Further Developments in the Panel of Psychological Inquiry Method of Case Study Research: The Case of "Ronan"
Keywords:clinical case study validity, quasi-judicial methodology, autism spectrum child, clinical case study, case study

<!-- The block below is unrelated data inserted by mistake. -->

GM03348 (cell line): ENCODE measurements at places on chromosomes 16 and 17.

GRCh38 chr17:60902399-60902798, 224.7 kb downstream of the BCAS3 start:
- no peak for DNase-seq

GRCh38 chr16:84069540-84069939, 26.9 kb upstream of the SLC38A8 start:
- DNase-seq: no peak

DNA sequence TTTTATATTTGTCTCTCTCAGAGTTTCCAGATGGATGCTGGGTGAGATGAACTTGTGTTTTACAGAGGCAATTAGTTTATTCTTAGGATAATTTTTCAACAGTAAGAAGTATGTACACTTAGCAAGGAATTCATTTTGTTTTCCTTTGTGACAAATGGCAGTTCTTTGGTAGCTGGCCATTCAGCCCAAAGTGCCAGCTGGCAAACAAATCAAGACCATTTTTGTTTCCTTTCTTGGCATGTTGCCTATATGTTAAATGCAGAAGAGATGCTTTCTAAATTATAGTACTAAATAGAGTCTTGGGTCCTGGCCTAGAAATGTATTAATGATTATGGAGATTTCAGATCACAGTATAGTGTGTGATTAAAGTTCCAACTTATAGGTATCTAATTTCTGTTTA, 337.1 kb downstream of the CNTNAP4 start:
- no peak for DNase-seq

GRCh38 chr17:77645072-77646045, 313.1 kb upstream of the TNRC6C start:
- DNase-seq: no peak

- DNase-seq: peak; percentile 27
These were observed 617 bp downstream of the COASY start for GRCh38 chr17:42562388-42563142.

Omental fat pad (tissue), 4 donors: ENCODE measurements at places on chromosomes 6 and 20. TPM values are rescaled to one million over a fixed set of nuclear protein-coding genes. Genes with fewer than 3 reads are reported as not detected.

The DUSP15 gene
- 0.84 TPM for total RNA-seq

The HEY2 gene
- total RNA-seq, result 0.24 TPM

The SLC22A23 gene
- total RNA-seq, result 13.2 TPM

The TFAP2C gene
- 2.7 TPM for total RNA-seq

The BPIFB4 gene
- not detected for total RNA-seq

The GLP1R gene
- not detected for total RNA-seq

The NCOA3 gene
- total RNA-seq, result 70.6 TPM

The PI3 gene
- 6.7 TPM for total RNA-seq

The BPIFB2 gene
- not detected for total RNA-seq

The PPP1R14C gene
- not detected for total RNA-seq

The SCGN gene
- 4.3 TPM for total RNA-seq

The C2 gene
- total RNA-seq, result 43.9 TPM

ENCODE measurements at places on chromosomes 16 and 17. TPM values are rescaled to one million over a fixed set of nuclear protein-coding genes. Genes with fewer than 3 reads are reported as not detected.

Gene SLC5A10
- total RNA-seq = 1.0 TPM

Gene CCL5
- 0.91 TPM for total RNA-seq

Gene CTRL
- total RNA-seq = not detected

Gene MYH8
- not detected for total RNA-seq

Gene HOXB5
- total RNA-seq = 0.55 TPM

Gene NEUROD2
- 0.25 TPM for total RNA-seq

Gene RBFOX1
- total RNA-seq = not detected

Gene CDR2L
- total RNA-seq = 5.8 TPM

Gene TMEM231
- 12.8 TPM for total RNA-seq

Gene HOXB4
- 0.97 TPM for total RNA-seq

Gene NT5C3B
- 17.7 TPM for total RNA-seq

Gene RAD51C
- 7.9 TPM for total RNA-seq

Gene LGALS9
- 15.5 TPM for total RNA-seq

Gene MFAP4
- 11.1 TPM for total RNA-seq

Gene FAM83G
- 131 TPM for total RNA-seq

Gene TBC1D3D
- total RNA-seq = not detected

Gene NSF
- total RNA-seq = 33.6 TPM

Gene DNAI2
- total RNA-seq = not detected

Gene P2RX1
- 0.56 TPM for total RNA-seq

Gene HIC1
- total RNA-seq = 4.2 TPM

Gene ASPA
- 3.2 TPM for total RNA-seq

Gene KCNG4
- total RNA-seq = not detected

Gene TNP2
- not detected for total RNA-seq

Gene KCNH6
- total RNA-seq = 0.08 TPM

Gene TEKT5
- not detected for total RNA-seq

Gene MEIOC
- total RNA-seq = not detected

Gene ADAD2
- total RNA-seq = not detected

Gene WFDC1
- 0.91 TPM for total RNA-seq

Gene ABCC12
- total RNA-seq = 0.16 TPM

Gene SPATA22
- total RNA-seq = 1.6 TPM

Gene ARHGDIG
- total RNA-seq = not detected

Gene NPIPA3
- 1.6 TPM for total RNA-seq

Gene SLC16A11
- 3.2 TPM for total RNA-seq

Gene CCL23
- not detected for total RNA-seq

In 2011 our research group published a pilot study—the Case of "Anna"—employing the Panel of Psychological Inquiry (PPI) Clinical Case Study Method. The present study—the Case of "Ronan"—is a second example of the PPI method in action. The Case of Ronan has a number of modifications in method compared to the Case of Anna. First, the Case of Ronan involves the evaluation of a more complex and controversial written case study of a 20-month old boy who was diagnosed with moderate to severe autism spectrum disorder (ASD), and who was treated in a comprehensive therapeutic daycare center program where the core approach was based upon Greenspan’s (2009) "Developmental, Individual-differences, Relationship-based" ("DIR"/ "Floortime") model. DIR/Floortime was originally developed for use by parents in their own homes, and the Case of Ronan demonstrates how a therapeutic pre-school environment can use DIR/Floortime as a model for most adult-child interactions in a pre-school therapeutic environment. In addition to the application of the PPI model to a radically different clinical diagnosis, there were modifications to the methodology itself including: (a) reduction in the number of judges from five to three; (b) having a key witness in the case testify remotely before the Panel; (c) the writing of a much more detailed judges’ opinion on the aspects of the case that most influenced their decisions; and (d) a further development of the logic of a quasi-judicial approach to clinical case studies in psychology. By examining how the civil law’s basic framework for proving causality in cases of personal injury (who did what harm to whom), the process by which knowledge claims that emerge out of clinical practice (who provided what benefit to whom) is further explicated.
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